David Kenneth Wright, Academic Lead

David is an Associate Professor in the School of Nursing, University of Ottawa. He completed a postdoctoral fellowship in biomedical ethics at McGill University, and currently works clinically at a freestanding palliative care residence in Montreal. His research seeks to understand, typically from the standpoint of nurses, how values at stake are realized or thwarted in contemporary contexts of end-of-life care.

Christine McPherson, Academic Mentor

Christine McPherson is a Health Psychologist and Registered Nurse who acquired her Ph.D. from the Institute of Palliative Care and Policy at King’s College, London (UK). She is an Associate professor in the School of Nursing at the University of Ottawa, where she teaches research and palliative care at the graduate level in the MSc.N and PhD program. Her research interests include family caregiving, symptom assessment and management, and psychosocial issues in the context of advanced disease, where she is currently involved in several research projects. Her research has included systematic reviews in communication, provision of palliative care and psychosocial interventions for the National Health Service (NHS) Centre for Reviews and Dissemination at the University of York (UK), in addition to the development of nursing guidelines in end-of-life care for the Registered Nurses Association of Ontario (RNAO).

Brandi Vanderspank-Wright, Academic Mentor

Brandi is an Associate Professor in the School of Nursing, University of Ottawa. Her program of research focuses on good end of life care for patients and families in intensive care units, informed by evidence, nursing competencies and historical perspectives. Her research incorporates qualitative research methodology to understand nursing practice at the point of care as well as social history. She holds specialty certification in adult critical care from the Canadian Nurses Association. She has worked clinically in adult ICU as well as residential hospice. Click here to learn more about Dr. Brandi Vanderspank-Wright.

Kim McMillan, Academic Mentor

Kim McMillan is an Assistant Professor in the School of Nursing, University of Ottawa. Her program of research focuses on the intersect of organizational life and moral nursing practice. Her research explores key concepts that include: morally authentic nursing practice, nursing ethics, moral distress, moral habitat, institutional integrity, and corporatization. Her work is theoretically grounded in critical theory, critical management studies (a branch of critical theory), and feminism. Her research incorporates qualitative research methodology to understand nurses’ moral experiences working within contemporary health care organizations. She holds specialty certification in hospice and palliative care from the Canadian Nurses Association. She has worked clinically in pediatric oncology, bone marrow transplant, and nephrology, often within the context of palliation.  Click here to learn more about Dr. Kim McMillan.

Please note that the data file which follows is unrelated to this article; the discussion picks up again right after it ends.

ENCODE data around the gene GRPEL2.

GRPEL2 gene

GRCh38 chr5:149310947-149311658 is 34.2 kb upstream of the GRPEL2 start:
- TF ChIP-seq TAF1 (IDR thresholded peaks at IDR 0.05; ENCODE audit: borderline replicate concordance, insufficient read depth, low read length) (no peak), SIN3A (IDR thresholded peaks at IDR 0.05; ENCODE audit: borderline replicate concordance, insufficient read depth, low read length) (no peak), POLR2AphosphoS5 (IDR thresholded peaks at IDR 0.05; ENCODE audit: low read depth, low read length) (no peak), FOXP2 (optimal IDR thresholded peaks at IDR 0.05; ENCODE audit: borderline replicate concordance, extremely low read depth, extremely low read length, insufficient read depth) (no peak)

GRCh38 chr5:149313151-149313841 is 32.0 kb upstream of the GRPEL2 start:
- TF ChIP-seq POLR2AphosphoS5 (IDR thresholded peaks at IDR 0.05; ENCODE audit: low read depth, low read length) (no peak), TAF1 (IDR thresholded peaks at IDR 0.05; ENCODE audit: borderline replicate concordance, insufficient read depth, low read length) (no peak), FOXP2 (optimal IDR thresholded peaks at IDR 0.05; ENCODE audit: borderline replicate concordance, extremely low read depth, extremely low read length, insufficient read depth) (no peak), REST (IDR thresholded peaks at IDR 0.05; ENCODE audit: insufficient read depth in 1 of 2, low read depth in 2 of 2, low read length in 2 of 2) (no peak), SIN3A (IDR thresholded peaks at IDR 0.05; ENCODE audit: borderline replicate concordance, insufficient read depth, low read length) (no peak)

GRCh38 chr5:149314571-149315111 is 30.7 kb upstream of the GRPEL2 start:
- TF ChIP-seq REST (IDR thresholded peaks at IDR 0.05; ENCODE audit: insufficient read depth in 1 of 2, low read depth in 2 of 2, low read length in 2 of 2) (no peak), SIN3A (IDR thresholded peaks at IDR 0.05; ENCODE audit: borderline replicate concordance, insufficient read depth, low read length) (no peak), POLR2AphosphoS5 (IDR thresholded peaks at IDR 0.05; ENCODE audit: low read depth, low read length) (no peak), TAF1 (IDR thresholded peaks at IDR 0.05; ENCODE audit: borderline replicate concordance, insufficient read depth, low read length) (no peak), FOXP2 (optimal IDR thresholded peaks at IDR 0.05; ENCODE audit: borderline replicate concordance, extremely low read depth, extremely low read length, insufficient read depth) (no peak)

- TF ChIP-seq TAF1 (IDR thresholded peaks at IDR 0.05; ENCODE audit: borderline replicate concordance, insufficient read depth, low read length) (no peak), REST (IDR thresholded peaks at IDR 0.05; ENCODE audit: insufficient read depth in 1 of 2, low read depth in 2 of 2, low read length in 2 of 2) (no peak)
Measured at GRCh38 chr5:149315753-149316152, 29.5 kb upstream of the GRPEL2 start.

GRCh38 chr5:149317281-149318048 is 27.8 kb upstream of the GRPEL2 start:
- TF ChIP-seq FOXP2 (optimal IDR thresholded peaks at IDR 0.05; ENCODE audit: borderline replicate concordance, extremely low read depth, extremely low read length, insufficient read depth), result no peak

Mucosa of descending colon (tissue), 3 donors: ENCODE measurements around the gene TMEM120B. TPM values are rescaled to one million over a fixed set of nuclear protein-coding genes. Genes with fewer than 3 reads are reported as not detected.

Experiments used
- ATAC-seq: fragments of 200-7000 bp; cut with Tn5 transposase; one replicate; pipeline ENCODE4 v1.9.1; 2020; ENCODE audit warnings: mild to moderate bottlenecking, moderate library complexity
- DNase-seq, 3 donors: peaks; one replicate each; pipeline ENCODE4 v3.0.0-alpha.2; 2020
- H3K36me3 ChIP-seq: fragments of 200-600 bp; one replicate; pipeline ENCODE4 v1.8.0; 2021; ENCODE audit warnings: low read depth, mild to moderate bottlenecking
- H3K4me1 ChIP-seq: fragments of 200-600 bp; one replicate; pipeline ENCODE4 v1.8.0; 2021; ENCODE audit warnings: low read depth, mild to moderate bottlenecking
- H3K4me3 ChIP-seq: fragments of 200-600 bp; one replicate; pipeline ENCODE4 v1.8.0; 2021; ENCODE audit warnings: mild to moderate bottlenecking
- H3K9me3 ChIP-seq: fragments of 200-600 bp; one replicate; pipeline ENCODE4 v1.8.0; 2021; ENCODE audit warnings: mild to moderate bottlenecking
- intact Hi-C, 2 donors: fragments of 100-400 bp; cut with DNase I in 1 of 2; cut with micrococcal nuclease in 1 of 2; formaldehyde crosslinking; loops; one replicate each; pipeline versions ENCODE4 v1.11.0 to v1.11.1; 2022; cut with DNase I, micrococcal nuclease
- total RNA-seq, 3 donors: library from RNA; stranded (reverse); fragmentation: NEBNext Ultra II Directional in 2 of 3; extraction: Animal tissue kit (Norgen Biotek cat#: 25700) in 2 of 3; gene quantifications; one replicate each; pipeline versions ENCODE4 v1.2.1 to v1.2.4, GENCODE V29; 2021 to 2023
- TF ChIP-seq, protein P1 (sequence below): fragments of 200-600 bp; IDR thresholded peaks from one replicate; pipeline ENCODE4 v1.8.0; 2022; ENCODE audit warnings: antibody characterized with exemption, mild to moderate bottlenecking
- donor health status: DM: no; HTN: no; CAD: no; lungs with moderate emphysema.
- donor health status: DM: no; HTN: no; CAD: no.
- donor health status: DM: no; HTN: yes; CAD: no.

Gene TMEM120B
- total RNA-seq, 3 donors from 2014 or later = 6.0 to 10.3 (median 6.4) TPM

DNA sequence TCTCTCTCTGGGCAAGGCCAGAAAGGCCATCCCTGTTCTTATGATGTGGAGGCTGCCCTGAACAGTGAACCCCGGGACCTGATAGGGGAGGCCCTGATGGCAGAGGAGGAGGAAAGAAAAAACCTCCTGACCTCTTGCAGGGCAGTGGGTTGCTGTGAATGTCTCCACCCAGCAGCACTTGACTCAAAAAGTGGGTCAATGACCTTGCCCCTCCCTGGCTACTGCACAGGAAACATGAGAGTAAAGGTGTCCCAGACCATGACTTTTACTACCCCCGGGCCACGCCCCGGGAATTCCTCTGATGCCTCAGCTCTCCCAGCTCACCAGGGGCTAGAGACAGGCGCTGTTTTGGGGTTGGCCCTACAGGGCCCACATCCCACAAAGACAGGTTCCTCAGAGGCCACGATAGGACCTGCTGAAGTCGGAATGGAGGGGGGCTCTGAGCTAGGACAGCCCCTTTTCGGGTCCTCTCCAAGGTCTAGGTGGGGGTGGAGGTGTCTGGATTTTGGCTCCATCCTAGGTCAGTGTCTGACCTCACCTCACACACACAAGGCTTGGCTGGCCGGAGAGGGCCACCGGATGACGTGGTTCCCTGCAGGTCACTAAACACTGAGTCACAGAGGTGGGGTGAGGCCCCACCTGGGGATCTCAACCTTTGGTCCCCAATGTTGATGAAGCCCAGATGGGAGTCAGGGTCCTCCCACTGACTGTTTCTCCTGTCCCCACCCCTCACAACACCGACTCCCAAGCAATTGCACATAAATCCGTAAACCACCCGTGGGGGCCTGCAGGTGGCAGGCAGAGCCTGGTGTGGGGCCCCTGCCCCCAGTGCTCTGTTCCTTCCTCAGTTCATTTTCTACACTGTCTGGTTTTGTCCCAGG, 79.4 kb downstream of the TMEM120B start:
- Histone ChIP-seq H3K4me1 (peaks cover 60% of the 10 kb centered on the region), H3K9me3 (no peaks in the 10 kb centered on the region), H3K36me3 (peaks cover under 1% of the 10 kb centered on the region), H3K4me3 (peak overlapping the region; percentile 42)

Vasiliki Bitzas, Academic Mentor

Vasiliki is a senior nursing leader in palliative care. She is currently the Clinical Administrative Coordinator for Geriatrics and Palliative Care within the Integrated University Health and Social Services Center for the region of West Central Montreal, Quebec. For several years, she was head nurse and clinical administrator for palliative care at the Jewish General Hospital in Montreal. She has specific expertise in research ethics, serving as chair of a Biomedical Research Ethics Board in Quebec. As an academic, Vasiliki is an experienced qualitative health researcher, particularly in interpretive phenomenology. Her PhD research examined the lived experience of transitioning to a palliative care unit at the end of life. She currently mentors graduate nursing students in a variety of qualitative research designs. Vasiliki is also on the executive of Palliative Care McGill, which hosts the biennial International Congress on Palliative Care.

Valerie Fiset, Academic Mentor

Valerie started her nursing career in the Canadian Forces. After leaving the military, she pursued specialty and graduate education in oncology and palliative care, and practiced in staff nurse, management, and advanced practice nursing roles. Her PhD research investigated nursing students’ use of clinical guidelines for pain management in clinical practice. She was a Professor and Chair of Nursing studies at Algonquin College, and is now a full-time professor at St. Lawrence College Brockville. Her scholarship interests focus on how to best prepare nursing students for evidence-based practice, entry-level palliative care education, and increasing gerontologic competencies in undergraduate nursing students. 

Susan Brajtman, Academic mentor


Susan is a retired Associate Professor and current Adjunct Professor in the School of Nursing, University of Ottawa. She is a graduate of the Royal Victoria Hospital School of Nursing, McGill University, and De Montfort University in England. From 1984 till 2002 she lived in Israel, where her clinical experience involved community health nursing on a kibbutz, and clinical and administrative experience in palliative care as the Head Nurse of the Palliative Care Unit of Hadassah University Hospital in Jerusalem. Her research interests include end-of-life delirium, education for health care professionals in end-of- life care, and interprofessional education and practice. She was the co-founder and former Co-Director of this research hub (formerly known as the Nursing Palliative Care Research and Education Unit of the University of Ottawa).